And the boy Patton, ugly, marked now, his head gaping where his ear had been, leaped to his feet, one hob-boot gone, and kicked the muleteer hard behind the knee so he went down. Then kicked him again with his boot. And again. And when he could he started working to the man’s groin, just slamming his boot toe there till the roaring stopped and everything was eerily quiet.
The muleteer raised his hand slightly, and the boy stopped, and the muleteer said, his voice a shaky whisper, I reckon I’m done, boy. Alls I ask is you leave my eyes. I want my kids to bury me with my eyes in. I allus wanted to go out like that. I wished you hain’t ever touched my peter though. Made me feel the shivers.
You done? said Patton.
The muleteer nodded and Patton moved up to the head and started kicking that, aiming for the ear. The muleteer lying like a lamb, just moaned softly, his eyes open.
Once more he raised his hand, and Patton paused. The muleteer worked his mouth a while without any words coming out. It was hardly a mouth anymore anyway, just a hole, a well of blood and broken enamel and blood bubbles popping.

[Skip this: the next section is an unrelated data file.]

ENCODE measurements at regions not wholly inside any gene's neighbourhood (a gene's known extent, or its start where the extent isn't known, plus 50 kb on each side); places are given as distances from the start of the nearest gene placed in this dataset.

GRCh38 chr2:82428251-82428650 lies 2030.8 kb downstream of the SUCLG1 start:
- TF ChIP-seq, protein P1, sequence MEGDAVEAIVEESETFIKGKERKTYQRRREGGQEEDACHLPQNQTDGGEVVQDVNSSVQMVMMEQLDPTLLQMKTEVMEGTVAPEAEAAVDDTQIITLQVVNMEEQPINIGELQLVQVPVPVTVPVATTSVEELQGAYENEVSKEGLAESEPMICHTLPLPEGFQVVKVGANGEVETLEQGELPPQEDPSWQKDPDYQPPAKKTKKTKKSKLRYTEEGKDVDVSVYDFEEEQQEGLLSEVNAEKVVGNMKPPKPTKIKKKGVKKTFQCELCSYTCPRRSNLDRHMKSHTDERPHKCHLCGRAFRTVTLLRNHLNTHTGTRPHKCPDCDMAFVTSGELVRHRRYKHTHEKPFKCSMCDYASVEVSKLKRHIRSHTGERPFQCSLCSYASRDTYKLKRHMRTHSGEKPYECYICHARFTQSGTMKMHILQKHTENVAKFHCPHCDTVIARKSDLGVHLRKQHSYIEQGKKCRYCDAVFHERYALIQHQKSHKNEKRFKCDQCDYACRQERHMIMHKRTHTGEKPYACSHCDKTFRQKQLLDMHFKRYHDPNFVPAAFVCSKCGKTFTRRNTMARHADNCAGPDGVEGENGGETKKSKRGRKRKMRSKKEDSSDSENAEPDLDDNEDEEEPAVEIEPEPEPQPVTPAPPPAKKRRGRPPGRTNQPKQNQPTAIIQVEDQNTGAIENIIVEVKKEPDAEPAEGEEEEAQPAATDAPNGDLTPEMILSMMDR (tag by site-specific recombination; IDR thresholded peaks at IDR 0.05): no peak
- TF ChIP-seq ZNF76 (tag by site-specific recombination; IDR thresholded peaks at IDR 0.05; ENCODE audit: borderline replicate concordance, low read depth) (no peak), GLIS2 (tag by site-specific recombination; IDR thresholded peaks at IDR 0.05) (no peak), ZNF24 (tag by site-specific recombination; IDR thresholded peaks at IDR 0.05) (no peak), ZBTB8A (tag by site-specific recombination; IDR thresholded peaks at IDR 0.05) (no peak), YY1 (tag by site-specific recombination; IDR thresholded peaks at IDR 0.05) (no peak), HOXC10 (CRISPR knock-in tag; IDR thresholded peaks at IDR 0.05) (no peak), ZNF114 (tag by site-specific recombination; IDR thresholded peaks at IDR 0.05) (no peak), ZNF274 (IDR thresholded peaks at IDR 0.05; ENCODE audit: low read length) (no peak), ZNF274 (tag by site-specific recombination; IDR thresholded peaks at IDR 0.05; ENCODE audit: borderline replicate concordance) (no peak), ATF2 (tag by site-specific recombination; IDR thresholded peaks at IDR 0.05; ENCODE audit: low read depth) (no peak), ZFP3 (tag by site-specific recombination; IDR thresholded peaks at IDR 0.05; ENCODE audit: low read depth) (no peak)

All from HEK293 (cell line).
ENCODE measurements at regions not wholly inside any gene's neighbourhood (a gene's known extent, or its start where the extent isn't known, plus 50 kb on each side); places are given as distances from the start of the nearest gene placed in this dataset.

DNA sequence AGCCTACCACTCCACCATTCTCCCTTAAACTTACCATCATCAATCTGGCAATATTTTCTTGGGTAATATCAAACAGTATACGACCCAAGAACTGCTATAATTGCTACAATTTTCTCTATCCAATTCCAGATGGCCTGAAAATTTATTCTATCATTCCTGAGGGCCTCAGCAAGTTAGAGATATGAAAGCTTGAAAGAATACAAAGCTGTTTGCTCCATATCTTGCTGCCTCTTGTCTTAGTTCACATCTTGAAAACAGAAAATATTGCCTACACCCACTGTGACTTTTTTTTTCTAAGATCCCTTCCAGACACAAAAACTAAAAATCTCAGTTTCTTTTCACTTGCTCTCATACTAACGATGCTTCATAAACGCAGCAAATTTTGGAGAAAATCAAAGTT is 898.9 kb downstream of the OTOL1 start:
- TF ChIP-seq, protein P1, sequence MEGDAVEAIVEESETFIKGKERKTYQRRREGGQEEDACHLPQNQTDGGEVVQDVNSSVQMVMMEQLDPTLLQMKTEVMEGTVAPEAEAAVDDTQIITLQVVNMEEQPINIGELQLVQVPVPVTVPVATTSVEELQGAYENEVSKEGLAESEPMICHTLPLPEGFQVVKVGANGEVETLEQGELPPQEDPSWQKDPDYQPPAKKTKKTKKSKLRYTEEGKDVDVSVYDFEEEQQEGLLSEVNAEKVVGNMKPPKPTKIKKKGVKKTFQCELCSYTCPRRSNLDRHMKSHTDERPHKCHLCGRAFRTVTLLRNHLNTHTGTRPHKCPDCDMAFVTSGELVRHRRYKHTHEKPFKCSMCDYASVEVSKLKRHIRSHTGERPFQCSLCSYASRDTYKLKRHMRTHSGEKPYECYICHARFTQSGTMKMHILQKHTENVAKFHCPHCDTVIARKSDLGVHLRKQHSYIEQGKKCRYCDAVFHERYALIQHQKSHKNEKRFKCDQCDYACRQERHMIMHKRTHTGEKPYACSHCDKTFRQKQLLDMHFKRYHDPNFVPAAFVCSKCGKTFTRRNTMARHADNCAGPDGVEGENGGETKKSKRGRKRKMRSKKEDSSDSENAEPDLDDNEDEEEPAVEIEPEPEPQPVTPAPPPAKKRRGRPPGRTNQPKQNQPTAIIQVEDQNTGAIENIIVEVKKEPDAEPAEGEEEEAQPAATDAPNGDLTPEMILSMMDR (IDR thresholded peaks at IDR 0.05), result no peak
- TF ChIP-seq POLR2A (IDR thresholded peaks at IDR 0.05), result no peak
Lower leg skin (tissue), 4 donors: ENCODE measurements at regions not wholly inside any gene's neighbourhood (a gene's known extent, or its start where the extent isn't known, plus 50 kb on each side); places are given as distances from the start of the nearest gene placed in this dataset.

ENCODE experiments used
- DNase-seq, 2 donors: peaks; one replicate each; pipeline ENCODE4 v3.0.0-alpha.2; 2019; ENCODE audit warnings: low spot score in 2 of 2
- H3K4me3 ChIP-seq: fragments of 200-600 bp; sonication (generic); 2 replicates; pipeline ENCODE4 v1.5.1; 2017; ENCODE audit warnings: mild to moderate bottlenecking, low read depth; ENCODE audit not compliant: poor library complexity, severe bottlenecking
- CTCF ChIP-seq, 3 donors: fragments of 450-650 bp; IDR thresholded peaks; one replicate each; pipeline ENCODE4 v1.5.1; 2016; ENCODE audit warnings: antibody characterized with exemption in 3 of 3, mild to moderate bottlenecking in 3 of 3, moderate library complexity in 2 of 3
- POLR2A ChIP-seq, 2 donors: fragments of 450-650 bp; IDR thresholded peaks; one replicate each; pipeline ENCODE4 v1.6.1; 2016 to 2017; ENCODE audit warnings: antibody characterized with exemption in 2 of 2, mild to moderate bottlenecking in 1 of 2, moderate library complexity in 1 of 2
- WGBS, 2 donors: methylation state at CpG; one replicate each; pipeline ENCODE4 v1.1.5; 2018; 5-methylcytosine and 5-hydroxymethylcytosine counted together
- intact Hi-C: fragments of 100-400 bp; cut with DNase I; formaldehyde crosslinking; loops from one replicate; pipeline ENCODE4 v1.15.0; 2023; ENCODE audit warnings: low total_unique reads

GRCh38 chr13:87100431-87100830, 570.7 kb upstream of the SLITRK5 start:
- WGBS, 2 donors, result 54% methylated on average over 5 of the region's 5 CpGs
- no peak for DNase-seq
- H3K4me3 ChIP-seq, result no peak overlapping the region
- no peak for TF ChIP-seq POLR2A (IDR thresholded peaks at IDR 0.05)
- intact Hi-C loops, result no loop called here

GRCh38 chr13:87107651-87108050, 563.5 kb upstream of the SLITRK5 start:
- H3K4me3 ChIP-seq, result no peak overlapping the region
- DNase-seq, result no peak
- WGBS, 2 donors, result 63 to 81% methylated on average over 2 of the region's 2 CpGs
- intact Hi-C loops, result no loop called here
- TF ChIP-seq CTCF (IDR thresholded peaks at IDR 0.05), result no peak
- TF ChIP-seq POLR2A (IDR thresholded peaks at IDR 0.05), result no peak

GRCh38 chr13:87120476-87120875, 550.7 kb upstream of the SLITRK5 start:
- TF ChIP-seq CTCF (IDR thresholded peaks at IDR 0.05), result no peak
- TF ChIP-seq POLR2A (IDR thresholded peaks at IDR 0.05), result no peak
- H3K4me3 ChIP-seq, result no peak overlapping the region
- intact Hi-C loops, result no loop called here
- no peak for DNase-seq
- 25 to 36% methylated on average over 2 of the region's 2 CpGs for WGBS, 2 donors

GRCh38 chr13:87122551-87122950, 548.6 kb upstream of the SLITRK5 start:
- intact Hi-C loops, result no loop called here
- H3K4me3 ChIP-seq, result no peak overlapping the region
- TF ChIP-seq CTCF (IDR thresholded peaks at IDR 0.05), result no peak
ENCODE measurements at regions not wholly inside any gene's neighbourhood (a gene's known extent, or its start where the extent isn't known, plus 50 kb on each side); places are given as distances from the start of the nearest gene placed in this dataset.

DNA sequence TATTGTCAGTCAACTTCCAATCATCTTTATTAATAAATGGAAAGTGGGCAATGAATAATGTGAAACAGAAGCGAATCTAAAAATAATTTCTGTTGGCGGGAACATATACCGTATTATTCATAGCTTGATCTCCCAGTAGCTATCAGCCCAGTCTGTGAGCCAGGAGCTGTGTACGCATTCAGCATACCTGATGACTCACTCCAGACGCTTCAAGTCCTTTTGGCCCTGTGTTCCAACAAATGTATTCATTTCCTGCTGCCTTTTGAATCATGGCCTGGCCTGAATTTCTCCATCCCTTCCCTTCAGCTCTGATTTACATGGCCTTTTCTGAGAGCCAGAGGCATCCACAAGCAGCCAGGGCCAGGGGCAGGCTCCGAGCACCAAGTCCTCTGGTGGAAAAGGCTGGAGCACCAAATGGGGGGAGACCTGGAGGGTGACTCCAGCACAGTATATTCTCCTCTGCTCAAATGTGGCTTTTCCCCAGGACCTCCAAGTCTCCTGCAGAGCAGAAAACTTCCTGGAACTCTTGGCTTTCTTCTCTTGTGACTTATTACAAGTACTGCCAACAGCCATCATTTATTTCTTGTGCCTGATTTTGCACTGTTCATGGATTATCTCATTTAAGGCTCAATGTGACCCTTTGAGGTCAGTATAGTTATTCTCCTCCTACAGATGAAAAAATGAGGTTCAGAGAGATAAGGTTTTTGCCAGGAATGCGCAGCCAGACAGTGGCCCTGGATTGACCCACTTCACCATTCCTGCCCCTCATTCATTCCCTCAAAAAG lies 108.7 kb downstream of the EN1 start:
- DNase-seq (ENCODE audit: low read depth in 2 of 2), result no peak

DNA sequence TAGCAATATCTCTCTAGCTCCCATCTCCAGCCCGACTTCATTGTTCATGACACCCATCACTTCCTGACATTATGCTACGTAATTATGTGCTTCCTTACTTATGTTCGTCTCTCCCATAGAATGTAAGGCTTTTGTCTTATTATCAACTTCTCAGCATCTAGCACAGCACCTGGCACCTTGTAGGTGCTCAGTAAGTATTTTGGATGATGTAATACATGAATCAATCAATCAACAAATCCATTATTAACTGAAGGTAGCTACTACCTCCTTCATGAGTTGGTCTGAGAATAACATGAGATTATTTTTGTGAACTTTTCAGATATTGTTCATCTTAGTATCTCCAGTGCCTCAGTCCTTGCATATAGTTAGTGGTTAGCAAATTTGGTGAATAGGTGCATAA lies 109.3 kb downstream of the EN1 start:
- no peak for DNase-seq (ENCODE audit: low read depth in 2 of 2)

Then he whispered, I wished you hain’t touched my peter. And died.
Leave Not A Shadow Behind (from the Lost Book)
One good Thing about writing the new Book is that I believe I have figured out where to put the Periods.
I must have been Drunk in Natchitoches when I said I would capture General Santa Anna’s Head & hang it from my Watch Chain.
For one Thing, I do not have a Watch Chain.
I met a Man from a Place called Waterproof, Louisiana.
I wished to go hunting Buffalo with William Becknell at Sulphur Fork Prairie near Clarksville but was prevented by rumors of marauding Kickapoo. I never saw a Kickapoo.
I called the Place where we turned back Honey Grove for the prevalence of Bee Trees.
I have spent my Life moving to Unnamed Places and naming them.
Except that later on an Indian would tell me they already had a Name for that Place.
I wonder what I will feel like when all the Places are named.
The Girl said, & then there’ll still be Places inside yer Head that have No Names.
She has a handsome Face, with a slight Squint that makes her look thoughtful, a strange blue Tint to the Whites of her Eyes and Irises black as Currants.
She said her Name among the Indians was Leave Not A Shadow Behind.
To civilized Ears it sounds like you know what.